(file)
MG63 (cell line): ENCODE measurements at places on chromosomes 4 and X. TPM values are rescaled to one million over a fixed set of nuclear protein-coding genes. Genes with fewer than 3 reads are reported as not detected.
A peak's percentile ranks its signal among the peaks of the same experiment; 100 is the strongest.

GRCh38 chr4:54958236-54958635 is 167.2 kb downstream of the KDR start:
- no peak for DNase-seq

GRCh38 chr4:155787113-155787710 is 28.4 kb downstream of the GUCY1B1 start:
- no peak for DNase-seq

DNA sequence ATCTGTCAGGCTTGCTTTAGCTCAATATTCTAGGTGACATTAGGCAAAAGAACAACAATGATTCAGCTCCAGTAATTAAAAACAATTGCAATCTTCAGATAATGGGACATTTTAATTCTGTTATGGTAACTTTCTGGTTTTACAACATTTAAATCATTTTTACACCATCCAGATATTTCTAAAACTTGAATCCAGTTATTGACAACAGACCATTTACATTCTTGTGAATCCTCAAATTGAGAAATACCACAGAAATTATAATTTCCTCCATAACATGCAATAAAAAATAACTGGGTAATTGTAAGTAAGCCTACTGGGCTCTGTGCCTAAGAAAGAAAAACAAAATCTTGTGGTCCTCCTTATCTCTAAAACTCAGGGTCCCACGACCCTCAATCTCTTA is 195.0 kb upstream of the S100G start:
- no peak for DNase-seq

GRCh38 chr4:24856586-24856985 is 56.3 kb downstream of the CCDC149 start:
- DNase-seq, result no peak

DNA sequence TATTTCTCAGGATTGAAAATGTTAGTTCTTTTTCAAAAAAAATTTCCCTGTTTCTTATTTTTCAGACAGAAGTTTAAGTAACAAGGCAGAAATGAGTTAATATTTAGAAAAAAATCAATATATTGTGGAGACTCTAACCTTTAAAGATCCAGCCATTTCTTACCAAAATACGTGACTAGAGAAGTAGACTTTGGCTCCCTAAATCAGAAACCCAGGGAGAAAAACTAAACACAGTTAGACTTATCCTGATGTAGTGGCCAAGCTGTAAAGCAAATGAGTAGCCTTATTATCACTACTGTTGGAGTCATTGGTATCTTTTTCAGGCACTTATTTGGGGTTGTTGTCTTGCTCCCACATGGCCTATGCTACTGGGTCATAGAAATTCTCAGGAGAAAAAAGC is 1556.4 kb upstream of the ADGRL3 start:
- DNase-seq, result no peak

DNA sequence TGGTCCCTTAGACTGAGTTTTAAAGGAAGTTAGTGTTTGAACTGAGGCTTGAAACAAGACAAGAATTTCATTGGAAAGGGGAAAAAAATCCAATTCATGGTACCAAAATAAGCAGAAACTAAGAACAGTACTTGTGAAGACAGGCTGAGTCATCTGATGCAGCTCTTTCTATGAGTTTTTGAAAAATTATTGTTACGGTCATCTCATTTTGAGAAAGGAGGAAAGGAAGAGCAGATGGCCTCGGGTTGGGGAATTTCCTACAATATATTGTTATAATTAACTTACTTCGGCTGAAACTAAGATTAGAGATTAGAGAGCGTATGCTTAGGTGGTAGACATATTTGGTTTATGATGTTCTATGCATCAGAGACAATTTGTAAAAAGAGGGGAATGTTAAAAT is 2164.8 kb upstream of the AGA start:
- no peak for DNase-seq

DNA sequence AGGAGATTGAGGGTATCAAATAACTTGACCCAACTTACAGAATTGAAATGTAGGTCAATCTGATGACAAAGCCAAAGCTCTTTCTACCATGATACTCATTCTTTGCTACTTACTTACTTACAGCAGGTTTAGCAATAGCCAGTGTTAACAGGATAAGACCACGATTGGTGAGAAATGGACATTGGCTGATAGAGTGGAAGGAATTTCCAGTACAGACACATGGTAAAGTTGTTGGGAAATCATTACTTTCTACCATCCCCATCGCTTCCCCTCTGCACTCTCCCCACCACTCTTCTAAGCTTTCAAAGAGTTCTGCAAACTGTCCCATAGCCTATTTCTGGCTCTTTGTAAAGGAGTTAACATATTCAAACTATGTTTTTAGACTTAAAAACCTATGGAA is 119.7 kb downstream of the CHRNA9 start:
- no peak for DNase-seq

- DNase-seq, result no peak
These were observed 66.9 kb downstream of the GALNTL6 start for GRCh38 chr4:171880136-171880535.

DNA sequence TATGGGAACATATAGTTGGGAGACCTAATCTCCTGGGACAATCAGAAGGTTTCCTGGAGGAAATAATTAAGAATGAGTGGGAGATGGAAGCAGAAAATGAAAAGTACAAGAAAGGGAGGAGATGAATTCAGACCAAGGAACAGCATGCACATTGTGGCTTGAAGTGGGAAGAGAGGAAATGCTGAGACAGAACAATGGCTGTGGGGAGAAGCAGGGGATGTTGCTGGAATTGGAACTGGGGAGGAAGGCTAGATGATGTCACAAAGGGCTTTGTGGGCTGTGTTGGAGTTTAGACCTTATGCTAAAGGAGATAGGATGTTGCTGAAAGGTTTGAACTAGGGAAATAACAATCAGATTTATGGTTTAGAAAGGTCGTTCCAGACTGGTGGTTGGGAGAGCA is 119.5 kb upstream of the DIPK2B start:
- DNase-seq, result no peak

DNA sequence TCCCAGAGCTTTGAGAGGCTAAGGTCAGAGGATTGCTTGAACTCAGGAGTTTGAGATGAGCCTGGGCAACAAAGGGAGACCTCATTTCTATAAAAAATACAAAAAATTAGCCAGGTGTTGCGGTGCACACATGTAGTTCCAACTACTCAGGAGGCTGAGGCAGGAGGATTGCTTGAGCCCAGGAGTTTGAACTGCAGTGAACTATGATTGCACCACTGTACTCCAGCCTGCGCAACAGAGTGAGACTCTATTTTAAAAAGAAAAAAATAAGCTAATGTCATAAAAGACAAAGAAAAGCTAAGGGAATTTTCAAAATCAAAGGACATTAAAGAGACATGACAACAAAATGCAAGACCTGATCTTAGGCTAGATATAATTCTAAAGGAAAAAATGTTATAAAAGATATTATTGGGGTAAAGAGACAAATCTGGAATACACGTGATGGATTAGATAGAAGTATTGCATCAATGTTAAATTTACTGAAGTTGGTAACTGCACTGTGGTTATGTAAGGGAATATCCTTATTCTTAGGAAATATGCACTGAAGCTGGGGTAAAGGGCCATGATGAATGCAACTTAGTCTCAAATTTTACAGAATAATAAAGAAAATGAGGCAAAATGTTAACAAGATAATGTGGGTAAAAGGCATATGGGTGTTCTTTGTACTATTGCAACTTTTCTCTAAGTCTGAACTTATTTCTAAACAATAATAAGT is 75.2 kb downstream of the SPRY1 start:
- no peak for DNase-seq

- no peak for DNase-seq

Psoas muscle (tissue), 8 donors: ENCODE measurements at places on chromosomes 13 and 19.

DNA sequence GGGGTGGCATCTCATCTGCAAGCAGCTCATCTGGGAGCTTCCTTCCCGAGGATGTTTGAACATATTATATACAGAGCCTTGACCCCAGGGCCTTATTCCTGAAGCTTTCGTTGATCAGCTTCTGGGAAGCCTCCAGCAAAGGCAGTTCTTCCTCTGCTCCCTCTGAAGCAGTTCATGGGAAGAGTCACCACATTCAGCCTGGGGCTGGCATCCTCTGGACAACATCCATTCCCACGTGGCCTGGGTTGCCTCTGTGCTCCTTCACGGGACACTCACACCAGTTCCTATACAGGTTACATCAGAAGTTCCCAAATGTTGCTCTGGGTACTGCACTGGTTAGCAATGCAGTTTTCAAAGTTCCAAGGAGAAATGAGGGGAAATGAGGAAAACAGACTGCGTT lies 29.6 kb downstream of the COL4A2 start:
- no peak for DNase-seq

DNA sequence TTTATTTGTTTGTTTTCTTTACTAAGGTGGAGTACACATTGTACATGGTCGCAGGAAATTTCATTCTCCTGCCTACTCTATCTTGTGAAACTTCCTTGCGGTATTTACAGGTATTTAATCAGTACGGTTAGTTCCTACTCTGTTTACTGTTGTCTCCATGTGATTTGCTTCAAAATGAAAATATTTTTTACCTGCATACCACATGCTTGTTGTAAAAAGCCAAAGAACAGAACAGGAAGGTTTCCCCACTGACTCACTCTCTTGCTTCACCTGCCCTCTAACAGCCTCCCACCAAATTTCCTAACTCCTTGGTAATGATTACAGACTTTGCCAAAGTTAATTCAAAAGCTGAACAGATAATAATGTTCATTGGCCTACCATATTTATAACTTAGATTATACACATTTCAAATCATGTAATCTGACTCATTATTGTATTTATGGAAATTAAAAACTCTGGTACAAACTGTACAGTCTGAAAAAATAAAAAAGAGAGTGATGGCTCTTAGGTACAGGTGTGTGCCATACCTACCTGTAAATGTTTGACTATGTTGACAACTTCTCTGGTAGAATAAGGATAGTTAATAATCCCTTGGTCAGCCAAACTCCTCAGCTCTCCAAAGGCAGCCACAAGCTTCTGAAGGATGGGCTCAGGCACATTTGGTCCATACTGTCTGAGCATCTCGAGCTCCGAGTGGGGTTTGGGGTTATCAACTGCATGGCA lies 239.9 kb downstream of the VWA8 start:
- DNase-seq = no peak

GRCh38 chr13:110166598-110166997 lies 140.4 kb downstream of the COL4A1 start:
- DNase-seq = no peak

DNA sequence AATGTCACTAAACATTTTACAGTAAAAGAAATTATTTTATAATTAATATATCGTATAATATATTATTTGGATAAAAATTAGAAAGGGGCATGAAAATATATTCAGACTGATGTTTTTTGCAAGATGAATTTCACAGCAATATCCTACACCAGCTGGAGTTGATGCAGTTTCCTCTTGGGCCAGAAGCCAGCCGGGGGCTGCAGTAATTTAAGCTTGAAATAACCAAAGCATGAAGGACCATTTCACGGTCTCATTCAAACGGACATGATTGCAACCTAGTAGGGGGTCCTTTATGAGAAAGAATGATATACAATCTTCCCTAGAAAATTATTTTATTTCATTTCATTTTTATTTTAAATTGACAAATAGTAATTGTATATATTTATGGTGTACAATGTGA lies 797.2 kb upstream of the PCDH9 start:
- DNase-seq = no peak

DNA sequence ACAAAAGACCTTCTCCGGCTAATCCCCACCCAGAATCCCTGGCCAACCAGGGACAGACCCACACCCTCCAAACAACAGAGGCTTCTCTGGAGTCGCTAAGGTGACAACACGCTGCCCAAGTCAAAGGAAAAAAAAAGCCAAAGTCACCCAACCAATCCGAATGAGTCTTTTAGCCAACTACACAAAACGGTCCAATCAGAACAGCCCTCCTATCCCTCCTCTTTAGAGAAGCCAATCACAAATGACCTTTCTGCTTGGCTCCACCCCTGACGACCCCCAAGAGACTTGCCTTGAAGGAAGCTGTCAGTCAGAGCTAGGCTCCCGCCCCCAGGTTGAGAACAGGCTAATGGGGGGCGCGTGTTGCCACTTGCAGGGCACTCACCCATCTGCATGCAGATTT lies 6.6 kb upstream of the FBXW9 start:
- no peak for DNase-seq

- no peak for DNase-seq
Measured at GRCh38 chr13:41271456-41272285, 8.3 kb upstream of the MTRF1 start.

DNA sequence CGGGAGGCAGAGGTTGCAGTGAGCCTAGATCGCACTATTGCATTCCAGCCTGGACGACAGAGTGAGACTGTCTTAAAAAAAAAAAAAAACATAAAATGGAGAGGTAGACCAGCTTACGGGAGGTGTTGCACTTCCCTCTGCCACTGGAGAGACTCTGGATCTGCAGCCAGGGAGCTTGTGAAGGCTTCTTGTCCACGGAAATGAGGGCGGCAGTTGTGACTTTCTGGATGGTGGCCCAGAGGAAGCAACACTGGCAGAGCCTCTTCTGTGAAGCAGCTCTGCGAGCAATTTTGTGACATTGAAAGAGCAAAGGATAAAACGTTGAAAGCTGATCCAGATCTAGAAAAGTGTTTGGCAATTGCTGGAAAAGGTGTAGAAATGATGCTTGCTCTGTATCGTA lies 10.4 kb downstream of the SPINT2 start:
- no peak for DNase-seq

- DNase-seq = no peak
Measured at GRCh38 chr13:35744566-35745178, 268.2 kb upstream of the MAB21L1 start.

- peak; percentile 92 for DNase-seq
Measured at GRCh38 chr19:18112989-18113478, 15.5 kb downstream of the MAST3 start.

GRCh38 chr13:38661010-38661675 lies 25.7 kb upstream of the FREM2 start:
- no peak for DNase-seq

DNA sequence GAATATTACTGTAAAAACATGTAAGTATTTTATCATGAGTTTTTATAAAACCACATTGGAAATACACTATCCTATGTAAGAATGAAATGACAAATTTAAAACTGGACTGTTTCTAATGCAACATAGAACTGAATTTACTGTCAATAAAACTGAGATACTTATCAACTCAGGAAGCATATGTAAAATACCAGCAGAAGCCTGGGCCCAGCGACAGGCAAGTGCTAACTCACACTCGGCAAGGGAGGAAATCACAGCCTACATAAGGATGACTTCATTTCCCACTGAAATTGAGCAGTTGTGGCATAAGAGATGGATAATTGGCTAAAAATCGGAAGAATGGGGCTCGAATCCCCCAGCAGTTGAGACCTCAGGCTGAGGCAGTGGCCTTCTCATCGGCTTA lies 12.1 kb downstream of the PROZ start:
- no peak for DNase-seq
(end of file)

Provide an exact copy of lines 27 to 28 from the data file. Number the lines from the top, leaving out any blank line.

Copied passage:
DNA sequence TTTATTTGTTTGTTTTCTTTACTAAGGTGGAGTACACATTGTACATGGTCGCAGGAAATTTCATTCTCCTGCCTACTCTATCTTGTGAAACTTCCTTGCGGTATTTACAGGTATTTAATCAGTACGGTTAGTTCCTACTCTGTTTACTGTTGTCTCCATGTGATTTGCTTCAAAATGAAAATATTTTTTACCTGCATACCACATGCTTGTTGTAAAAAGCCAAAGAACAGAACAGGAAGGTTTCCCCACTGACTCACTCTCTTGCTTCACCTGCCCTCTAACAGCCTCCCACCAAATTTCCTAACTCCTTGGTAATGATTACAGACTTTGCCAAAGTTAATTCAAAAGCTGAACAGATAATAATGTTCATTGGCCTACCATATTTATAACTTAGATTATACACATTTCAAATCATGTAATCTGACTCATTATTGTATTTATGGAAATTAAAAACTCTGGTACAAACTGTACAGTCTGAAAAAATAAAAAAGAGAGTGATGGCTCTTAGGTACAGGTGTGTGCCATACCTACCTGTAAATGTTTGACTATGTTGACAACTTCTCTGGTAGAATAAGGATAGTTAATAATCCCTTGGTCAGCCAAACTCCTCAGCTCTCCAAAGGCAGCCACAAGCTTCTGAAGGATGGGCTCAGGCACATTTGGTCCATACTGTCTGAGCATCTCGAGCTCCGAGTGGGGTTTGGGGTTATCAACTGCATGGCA lies 239.9 kb downstream of the VWA8 start:
- DNase-seq = no peak